If you want to find out how the so-called Internet of things is shaking up the tech industry, Mobile World Congress in Barcelona is the place to be this week.
The phrase is becoming more than just hype. On display here at the show are a dizzying variety of networked wearables, car safety and infotainment systems, home monitoring technology and SIMs (subscriber identity modules) for all sorts of consumer and industrial appliances.
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As businesses including telecom companies, car manufacturers, software-as-a-service vendors and networking equipment makers connect devices at an increasingly rapid pace, they are not only offering new services, but also disrupting their own industries.
Industry leaders speaking in panel sessions and keynotes at the show talked about the rate of change in breathless terms.
"There's no stopping it," said Joe Tucci, CEO of EMC. "The Internet of things is coming, and you better disrupt or prepare to be disrupted."
The term "Internet of things" emerged as a buzzword over the last year or so to describe the phenomenon of network-connected sensors incorporated into devices, such as thermostats, that in the past were standalone appliances.
"It's about connecting things together through sensors in a way that helps the consumers," said Cisco Systems' CEO John Chambers.
"Think about what you can do for the person watching TV at home when you can put sensors in the shoes of his favorite basketball team or in the basketball," Chambers said. Applications could include displaying analysis of patterns of play and ball movements, he noted.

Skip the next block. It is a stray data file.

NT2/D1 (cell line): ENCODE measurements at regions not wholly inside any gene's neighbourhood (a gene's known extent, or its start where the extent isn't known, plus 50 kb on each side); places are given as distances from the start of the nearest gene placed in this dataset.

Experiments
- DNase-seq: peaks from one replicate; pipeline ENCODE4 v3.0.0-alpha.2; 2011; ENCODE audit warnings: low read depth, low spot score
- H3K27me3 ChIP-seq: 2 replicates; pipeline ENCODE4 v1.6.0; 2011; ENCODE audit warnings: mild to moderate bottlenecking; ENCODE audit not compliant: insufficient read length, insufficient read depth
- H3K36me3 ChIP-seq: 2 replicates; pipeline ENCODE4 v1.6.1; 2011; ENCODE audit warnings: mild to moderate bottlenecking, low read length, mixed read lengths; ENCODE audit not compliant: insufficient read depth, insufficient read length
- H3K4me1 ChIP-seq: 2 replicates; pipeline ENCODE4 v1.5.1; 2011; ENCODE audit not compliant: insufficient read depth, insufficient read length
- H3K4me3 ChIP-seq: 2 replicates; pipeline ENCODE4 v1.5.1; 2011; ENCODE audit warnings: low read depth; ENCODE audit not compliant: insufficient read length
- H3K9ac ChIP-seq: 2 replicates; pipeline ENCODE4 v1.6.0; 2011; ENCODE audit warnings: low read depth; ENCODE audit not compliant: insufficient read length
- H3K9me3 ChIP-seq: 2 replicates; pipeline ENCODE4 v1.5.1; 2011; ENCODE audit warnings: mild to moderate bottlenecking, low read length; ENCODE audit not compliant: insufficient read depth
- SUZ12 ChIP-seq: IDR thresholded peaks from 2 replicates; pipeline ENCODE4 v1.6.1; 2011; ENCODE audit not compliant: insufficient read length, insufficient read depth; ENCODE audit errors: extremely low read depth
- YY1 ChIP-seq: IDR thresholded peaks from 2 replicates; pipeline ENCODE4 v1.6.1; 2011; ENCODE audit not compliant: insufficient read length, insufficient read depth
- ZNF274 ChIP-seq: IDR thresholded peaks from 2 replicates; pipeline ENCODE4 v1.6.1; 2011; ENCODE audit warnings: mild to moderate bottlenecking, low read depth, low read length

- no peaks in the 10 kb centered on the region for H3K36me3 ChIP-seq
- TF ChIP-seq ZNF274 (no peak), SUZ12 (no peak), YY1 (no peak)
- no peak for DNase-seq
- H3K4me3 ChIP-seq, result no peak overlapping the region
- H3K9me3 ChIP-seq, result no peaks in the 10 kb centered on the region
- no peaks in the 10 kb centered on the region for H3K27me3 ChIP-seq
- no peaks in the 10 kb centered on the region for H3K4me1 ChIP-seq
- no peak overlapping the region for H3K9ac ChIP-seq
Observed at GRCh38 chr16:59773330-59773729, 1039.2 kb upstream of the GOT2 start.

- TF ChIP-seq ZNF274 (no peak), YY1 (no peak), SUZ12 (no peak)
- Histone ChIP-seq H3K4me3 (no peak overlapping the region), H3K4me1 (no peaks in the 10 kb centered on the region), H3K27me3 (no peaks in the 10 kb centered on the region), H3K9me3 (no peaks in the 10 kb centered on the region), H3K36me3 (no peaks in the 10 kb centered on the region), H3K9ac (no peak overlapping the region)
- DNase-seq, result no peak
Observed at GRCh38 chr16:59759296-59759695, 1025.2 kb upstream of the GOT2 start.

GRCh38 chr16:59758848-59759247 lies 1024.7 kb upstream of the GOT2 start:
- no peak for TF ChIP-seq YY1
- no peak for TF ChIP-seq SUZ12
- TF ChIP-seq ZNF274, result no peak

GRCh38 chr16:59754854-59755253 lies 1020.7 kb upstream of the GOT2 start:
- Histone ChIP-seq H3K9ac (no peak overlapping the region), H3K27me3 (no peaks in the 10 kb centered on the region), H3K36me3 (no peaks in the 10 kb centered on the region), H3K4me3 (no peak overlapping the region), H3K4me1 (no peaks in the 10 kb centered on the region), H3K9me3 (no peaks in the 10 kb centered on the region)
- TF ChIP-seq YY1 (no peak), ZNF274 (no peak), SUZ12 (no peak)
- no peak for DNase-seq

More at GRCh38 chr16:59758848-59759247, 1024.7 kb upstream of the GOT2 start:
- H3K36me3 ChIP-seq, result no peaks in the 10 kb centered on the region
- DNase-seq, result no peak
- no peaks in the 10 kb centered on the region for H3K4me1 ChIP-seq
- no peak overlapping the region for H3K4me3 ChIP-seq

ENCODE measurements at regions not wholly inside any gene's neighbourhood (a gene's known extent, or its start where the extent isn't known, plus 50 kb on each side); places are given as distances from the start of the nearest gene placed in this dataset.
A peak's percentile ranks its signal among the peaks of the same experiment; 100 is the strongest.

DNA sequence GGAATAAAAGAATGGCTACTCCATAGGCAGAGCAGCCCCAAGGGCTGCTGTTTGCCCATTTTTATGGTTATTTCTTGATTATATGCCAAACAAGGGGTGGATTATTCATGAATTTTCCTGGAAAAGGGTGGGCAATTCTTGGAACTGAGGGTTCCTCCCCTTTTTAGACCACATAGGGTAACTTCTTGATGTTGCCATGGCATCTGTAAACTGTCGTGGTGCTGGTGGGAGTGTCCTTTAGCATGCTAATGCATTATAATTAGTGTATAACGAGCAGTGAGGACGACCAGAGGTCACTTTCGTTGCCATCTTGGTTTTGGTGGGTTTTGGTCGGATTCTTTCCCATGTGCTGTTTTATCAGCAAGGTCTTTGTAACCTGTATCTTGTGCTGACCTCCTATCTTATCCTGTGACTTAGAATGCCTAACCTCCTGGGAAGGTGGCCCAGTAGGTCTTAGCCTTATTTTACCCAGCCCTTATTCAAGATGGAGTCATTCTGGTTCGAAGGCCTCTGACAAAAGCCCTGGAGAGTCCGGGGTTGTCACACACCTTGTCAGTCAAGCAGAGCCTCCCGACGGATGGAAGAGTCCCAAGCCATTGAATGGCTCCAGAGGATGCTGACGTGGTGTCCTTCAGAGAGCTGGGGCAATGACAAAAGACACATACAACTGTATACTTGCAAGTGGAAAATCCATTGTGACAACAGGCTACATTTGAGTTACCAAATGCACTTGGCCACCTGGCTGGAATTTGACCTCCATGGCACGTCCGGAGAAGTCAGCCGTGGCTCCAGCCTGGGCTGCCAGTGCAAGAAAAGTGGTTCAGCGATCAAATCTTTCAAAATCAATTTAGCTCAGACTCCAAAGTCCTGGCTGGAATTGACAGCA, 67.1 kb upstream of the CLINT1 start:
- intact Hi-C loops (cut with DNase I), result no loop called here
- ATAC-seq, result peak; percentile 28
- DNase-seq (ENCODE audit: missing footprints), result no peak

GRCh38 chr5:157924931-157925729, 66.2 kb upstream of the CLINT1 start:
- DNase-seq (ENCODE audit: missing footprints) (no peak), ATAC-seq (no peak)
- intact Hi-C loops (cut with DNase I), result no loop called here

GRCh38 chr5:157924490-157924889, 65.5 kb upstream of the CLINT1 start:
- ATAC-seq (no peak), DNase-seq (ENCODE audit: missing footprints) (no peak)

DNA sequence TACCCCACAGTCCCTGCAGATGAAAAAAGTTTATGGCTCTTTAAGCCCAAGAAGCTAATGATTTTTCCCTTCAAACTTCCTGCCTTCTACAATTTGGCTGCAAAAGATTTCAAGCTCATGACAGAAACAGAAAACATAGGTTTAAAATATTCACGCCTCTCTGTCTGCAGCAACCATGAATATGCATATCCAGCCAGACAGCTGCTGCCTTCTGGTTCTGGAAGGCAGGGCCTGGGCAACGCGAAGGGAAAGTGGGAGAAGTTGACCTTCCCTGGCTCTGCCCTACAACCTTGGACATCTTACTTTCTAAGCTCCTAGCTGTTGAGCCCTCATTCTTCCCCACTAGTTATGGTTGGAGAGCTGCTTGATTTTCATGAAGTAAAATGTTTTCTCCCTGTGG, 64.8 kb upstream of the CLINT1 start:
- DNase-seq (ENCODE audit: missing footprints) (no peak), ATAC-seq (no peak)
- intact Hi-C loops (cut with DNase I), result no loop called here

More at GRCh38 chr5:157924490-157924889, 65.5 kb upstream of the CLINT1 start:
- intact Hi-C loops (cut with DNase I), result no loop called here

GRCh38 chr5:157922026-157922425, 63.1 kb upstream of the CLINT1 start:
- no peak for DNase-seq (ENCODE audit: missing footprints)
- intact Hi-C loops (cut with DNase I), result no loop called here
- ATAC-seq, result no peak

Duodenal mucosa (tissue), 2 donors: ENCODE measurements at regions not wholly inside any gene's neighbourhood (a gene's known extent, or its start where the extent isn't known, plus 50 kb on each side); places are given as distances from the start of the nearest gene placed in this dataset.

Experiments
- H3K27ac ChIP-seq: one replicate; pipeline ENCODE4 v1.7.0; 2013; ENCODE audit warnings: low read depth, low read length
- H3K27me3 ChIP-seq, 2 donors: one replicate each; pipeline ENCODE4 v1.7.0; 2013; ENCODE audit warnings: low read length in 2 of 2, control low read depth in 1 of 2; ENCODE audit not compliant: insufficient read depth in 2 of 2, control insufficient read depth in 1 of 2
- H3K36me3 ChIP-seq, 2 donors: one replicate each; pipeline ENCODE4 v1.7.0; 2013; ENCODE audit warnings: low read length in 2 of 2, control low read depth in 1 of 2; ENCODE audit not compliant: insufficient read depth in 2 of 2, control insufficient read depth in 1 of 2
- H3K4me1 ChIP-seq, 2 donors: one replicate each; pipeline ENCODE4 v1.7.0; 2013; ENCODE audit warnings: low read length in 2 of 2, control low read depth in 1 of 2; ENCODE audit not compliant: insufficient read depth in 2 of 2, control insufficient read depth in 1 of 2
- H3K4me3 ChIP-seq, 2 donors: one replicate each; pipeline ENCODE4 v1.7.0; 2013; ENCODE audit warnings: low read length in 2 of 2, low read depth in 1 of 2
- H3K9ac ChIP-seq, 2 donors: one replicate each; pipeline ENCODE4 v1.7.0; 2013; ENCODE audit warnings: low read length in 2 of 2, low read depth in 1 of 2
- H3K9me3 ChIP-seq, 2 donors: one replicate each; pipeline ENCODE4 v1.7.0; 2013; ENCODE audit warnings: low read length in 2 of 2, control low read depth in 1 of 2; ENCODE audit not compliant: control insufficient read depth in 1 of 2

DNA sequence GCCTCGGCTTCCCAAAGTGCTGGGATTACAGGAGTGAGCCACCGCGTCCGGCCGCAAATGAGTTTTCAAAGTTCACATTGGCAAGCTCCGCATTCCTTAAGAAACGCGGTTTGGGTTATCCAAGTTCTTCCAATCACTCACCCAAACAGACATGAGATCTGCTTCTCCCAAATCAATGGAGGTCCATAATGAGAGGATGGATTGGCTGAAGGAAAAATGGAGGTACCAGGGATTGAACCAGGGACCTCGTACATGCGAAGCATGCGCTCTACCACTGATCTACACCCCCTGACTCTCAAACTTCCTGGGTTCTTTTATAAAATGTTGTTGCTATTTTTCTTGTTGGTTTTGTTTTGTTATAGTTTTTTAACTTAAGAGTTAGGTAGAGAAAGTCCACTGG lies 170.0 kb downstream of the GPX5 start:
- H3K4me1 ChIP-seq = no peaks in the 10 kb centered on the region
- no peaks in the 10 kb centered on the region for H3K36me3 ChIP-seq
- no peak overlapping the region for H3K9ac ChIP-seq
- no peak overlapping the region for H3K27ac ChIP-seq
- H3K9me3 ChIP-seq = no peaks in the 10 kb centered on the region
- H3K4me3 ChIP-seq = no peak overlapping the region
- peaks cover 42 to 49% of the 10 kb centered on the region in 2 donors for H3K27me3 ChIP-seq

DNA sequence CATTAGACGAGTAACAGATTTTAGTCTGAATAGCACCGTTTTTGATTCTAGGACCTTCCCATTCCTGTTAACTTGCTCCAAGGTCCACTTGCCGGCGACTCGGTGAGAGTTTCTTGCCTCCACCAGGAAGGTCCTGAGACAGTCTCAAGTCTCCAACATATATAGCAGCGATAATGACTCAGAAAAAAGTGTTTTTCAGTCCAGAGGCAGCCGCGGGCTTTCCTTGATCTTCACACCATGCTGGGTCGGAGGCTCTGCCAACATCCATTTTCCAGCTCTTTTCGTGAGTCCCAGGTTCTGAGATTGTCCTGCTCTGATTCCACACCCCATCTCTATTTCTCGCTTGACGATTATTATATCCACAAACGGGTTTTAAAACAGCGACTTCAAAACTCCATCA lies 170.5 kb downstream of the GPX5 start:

Chambers even used a broader term, the "Internet of everything," including both smartphones and other mobile computing devices as well as Internet-connected appliances.
"When I came to Cisco there were about a thousand things connected to the Internet, now there are 10 billion; by the end of the decade there will be 500 billion," Chamber said.
Vendors need to make sure they are building products on a consistent underlying architecture, Chambers said. "The trick for winning in the home is to make things easy for the consumer to connect everything."
A similar scenario is true for business, Chambers said.
"When you can offer customers a consistent architecture, you reduce their capital expenditures for them," by simplifying operations and management of equipment infrastructure and related business processes, Chambers said.
There are incentives for vendors to do this.
"The financial rewards here get very large," Chambers said.
A wide range of industry insiders agree.
"Just about every business will become an IoT [Internet of things] business," said Jahangir Mohammed, CEO of Jasper Wireless. "The benefits are so profound that it is inevitable that this will happen."
By connecting devices over the Internet and wirelessly over mobile networks, companies can manage a wide range of new services for their customers, Mohammed said.
This is why Google announced in January that it would pay more than $3 billion for Nest's smart thermostat and smoke alarm technology, Mohammed said.
"The thermostat is the product but the service is the core," Mohammed said.